Physics

In a guest post written three years ago Giorgio Chiarelli told us the story of how the CDF detector saw its first proton-antiproton collisions, during the night of October 13th 1985. It was a very important moment for the history of the collaboration, the start of a data collection campaign that would last over a quarter of a century. Below I wish to tell you the story of one of the worst radiological incidents in the history of the experiment, which happened a few months after those first collisions were recorded.

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A newly discovered system of two white dwarf stars and a superdense pulsar, all packed into a space smaller than the Earth's orbit around the sun, could allow astronomers to tackle the very nature of gravity itself.


The pulsar is 4,200 light-years from Earth and is spinning nearly 366 times per second – it was found to be in close orbit with a white dwarf star and the pair is in orbit with another, more distant white dwarf. 

The three-body system is scientists' best opportunity yet to discover a violation of a key concept in Albert Einstein's theory of General Relativity: the strong equivalence principle, which states that the effect of gravity on a body does not depend on the nature or internal structure of that body.


This blog is straight old Newtonian gravity. A goal is to understand where the three kinds of masses in Newton's Universal Law of Gravity live in the context of the action.

I been having nightmares (a little exaggeration) on trying to contemplate if the arguments stated in EPR paper may have been correct. It is not clear to me whether Bell really did disprove the hidden variables theory.
Is the reality of Quantum Entanglement still an open question?

If we have two entangled particles A and B as an example, has there been any experiment measuring particle A's and freezing that state for a time and measuring B's value anytime later? Most of the experiments I see are continuous streams of photons or particles, split-ted and fed to detectors. But not two isolated systems clearly showing that "spooky action at a distance".
The DZERO experiment is one of the two multi-purpose detectors that have collected 1.96 TeV proton-antiproton collisions at the Fermilab Tevatron collider until two years ago, when the machine was decommissioned.

Experiments of this kind out-live the demise of the hardware, since the extraction of precise physics measurements from the large datasets accumulated may take several years to complete. And in fact, it is not a surprise to see two new preprints in the Arxiv (here and here) which describe in detail the experimental techniques that the collaboration uses to extract jet physics results from the data.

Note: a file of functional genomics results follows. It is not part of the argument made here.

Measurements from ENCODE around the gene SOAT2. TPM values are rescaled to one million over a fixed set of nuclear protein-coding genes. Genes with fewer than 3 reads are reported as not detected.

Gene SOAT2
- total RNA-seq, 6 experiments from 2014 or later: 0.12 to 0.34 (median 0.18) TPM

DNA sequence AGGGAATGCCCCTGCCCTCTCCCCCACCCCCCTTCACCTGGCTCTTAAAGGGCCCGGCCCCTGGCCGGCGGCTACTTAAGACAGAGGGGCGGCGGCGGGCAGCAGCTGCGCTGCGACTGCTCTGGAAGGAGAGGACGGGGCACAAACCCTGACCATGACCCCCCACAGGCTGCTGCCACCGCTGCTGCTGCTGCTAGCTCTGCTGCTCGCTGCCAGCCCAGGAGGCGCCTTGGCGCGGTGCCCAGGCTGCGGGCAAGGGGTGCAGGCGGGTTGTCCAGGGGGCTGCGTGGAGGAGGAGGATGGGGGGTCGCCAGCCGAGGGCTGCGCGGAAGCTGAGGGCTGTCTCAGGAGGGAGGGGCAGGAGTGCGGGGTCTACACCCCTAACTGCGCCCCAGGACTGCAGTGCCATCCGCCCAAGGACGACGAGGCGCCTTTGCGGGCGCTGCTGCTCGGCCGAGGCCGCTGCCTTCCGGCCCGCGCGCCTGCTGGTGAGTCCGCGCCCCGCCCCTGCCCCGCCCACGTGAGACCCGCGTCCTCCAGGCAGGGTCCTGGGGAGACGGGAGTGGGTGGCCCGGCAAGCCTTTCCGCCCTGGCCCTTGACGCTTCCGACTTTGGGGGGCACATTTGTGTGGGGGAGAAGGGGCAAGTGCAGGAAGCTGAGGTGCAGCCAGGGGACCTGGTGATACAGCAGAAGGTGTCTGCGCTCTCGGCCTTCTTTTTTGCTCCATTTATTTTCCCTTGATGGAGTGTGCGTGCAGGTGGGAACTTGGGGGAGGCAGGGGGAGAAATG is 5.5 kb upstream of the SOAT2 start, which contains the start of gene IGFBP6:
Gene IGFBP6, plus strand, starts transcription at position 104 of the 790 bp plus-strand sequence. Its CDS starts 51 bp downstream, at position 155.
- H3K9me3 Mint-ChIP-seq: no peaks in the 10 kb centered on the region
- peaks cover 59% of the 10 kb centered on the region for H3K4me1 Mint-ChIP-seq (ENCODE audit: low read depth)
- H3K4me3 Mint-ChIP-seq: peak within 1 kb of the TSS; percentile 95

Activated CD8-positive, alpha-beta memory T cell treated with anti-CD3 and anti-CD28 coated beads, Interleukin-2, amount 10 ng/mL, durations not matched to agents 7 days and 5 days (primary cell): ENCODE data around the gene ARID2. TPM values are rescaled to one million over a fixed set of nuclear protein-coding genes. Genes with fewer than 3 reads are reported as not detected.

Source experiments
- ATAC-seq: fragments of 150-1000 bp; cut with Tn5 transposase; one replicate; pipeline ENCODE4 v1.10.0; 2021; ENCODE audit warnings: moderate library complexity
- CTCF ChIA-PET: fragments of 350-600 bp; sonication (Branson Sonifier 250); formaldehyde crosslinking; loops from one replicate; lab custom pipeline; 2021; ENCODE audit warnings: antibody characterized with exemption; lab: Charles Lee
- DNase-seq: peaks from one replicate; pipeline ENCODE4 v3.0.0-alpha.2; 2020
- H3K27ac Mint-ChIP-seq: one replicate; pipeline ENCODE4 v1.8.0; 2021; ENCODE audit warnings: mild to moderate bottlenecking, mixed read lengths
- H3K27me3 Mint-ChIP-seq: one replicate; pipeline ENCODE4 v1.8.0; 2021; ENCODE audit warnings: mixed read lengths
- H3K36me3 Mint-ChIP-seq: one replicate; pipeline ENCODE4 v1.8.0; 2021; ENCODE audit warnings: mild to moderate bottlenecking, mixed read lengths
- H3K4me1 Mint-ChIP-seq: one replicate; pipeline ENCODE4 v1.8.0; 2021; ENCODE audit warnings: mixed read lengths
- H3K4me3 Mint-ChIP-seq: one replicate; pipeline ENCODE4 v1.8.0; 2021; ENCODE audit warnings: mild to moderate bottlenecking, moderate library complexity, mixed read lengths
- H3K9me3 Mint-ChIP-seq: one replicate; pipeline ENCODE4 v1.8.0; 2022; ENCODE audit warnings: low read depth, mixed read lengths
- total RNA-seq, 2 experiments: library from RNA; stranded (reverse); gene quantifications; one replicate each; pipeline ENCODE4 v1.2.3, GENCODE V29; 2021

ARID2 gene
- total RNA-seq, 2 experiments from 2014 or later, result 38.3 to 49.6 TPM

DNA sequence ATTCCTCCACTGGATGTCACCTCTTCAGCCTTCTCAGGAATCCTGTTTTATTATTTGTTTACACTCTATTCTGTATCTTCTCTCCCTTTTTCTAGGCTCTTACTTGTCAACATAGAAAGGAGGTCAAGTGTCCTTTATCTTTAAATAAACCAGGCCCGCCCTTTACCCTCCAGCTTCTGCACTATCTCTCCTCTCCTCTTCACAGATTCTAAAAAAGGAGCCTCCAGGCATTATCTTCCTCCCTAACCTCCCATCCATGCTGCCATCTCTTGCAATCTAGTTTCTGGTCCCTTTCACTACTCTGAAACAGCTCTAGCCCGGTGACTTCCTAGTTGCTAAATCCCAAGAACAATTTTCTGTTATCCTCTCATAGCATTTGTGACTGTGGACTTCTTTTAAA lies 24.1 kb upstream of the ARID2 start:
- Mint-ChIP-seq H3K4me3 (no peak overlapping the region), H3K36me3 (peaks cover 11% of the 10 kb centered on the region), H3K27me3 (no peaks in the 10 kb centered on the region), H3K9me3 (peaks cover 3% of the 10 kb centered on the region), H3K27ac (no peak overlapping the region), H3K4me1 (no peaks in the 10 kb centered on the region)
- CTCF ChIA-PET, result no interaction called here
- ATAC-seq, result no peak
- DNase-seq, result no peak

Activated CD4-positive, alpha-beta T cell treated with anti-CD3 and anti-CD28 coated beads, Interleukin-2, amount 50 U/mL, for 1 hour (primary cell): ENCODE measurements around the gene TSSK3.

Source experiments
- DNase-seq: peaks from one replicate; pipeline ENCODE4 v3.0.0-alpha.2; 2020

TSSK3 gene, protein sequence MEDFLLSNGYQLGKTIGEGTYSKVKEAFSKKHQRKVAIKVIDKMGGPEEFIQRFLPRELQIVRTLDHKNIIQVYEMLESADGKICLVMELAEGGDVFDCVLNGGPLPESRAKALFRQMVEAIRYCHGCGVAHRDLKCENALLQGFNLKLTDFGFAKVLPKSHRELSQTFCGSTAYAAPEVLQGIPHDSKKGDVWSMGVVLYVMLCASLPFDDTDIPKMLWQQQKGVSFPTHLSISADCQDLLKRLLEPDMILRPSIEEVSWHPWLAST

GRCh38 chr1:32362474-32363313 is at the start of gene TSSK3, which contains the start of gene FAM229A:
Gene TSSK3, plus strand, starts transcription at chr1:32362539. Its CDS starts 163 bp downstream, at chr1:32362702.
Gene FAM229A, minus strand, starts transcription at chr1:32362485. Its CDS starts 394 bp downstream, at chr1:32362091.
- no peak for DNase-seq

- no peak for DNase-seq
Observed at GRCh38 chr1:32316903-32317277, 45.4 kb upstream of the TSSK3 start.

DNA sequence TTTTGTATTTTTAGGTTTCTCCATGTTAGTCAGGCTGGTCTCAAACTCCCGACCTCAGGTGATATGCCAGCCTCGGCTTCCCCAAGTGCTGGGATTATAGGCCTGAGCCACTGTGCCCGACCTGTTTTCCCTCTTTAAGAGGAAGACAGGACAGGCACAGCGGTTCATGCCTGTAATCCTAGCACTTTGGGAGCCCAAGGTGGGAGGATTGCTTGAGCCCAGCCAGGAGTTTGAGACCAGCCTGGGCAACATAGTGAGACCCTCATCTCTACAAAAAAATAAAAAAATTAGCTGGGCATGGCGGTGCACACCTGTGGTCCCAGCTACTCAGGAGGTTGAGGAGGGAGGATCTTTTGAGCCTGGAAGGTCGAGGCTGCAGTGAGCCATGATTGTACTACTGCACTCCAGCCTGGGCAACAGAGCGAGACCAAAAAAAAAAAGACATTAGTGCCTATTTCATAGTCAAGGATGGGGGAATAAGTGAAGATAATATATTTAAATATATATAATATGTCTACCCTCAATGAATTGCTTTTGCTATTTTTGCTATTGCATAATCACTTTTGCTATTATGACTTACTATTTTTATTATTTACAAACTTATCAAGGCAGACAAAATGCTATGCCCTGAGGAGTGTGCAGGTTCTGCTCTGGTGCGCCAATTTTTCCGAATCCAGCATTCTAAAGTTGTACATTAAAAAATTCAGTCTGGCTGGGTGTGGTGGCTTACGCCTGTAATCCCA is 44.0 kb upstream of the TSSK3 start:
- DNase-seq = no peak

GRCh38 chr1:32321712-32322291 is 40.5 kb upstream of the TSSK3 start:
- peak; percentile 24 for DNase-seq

I'm sorry I've been away so long:  The "press of life" got the "better of me".  Sometimes, life just "gets in the way".  (No excuses.  I simply had other "things" that needed to take priority.  Unfortunately, I don't see that changing any time soon.  So, unfortunately, I cannot promise to have an especially active presence here for the foreseeable future.)

[Note:  Since the creation of footnotes and cross references can be so tedious on this site, I shall go ahead and publish this version of this article without such, at first.  However, I shall endeavor to add such in as I can find the time.  I apologize for the lack of "polish" or completeness this will produce, at this time, but feel it will help me get this out to you in a more timely mann

Physicists at Yale and Harvard have thrown a new curve at Supersymmetry, the popular hypothesis about what lies beyond physics' reigning model of fundamental forces and particles, the Standard Model. And it involves the electron's almost perfect roundness.

The researchers have reported the most precise measurement to date of the electron's shape, improving it by a factor of more than 10 and showing the particle to be rounder than predicted by some extensions of the Standard Model, including Supersymmetry. Supersymmetry posits new types of particles that help account for ideas like dark matter, a mysterious, unknown substance estimated to make up most of the universe.


Another year, another card inspired by what I am thinking about in physics.




Inside the card it reads...

Time is not space,

I met George Zweig at a conference in Crete last Summer. He impressed me with the multidisciplinarity of his interests and his quite entertaining career. He has a degree in mathematics, and did quite a bit of experimental physics work before finally turning to theoretical physics; but he did not stay there for long...

But I do not want to summarize more of the interesting life of Zweig, since there is now an interview with George on the online newsletter of the physics department of CERN, which is quite detailed and fascinating, and deserves a read. Enjoy!

Since the discovery of the charm quark in 1974, physicists have postulated a rare process in which a charm particle spontaneously changes into its antiparticle. Evidence for this behavior was uncovered three decades later by experiments in the US and Japan. However, conclusive observation did not emerge until this year from the CERN laboratory in Switzerland and Fermilab in the U.S. 

What is a charm quark? Protons and neutrons, the particles in an atomic nucleus, are made of smaller pieces called quarks and some types of quarks can form particles that exhibit surprising behaviors.